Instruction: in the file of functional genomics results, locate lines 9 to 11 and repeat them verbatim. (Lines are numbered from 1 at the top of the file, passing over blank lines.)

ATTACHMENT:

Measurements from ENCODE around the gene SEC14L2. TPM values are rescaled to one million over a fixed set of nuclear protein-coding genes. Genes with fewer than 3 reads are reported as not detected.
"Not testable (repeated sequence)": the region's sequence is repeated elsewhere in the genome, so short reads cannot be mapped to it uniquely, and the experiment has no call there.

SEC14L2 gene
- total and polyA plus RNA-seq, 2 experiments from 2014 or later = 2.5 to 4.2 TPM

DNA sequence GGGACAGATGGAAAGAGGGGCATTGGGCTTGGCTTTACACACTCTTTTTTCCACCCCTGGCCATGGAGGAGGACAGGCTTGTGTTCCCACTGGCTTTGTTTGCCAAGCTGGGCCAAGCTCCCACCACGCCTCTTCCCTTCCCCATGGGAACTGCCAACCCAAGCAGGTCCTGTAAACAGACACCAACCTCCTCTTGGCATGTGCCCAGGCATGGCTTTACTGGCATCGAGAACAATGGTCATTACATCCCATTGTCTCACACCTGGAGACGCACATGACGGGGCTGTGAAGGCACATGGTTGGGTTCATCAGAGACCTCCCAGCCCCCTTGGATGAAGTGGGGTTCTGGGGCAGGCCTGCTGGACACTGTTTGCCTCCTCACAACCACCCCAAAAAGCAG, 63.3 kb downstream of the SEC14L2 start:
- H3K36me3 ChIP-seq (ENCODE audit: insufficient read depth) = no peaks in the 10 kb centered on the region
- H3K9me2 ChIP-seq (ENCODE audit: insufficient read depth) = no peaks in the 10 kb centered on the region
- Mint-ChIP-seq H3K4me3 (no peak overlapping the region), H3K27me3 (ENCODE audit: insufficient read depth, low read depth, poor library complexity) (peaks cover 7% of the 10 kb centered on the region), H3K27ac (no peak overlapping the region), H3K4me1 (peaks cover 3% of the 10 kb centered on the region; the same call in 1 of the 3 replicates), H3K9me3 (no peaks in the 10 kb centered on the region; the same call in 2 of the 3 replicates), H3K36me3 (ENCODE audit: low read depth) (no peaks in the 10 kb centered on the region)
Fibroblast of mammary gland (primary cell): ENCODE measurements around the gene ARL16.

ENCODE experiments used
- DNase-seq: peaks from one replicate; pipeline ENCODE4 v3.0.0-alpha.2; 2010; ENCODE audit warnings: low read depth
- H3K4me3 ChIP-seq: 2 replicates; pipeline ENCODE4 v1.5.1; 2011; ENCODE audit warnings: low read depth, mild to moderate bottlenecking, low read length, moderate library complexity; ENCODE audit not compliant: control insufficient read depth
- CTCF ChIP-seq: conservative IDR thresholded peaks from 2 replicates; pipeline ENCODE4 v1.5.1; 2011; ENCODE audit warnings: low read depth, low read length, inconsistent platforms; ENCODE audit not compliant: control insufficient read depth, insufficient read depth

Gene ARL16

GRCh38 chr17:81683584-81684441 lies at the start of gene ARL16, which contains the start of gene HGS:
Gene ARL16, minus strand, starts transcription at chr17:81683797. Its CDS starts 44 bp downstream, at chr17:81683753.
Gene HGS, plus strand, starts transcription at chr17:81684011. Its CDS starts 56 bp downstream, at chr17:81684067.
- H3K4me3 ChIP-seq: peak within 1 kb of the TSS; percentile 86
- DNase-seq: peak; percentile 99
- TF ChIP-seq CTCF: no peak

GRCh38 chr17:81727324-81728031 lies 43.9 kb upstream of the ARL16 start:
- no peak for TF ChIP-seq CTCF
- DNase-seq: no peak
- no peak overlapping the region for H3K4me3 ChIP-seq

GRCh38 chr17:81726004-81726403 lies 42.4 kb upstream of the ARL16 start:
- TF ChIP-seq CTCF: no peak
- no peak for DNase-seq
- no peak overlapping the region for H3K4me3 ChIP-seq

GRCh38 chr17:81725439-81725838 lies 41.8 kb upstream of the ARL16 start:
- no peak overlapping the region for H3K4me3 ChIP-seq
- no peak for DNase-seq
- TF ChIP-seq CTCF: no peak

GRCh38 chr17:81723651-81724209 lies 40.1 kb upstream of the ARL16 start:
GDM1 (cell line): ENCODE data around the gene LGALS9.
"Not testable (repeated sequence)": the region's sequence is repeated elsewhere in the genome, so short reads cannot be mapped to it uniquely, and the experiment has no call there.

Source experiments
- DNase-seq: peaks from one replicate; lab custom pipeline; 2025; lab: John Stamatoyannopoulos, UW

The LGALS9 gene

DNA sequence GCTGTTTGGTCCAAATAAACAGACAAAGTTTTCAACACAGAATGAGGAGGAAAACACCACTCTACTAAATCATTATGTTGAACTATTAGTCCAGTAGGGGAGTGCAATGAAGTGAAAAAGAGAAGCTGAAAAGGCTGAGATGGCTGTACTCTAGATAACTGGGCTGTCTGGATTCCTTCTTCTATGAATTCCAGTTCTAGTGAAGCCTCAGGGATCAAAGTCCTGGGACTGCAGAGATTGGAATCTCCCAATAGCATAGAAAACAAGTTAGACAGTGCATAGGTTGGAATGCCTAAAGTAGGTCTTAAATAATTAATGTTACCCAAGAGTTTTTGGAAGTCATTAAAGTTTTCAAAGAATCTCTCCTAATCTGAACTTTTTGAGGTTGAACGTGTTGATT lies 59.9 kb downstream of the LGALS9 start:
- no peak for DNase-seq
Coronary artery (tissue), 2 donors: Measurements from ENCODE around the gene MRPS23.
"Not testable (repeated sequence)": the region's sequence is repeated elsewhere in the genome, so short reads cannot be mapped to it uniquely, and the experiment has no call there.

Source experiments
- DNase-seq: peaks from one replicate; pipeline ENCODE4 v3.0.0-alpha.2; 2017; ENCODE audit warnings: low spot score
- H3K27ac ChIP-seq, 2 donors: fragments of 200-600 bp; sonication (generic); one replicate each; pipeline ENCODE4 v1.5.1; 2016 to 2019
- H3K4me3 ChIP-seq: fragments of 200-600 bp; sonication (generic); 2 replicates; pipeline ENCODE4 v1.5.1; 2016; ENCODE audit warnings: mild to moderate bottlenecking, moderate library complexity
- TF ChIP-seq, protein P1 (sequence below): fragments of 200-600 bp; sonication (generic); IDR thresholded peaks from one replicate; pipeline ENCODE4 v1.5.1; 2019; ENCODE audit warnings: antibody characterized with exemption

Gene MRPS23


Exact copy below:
Fibroblast of mammary gland (primary cell): ENCODE measurements around the gene ARL16.

ENCODE experiments used
- DNase-seq: peaks from one replicate; pipeline ENCODE4 v3.0.0-alpha.2; 2010; ENCODE audit warnings: low read depth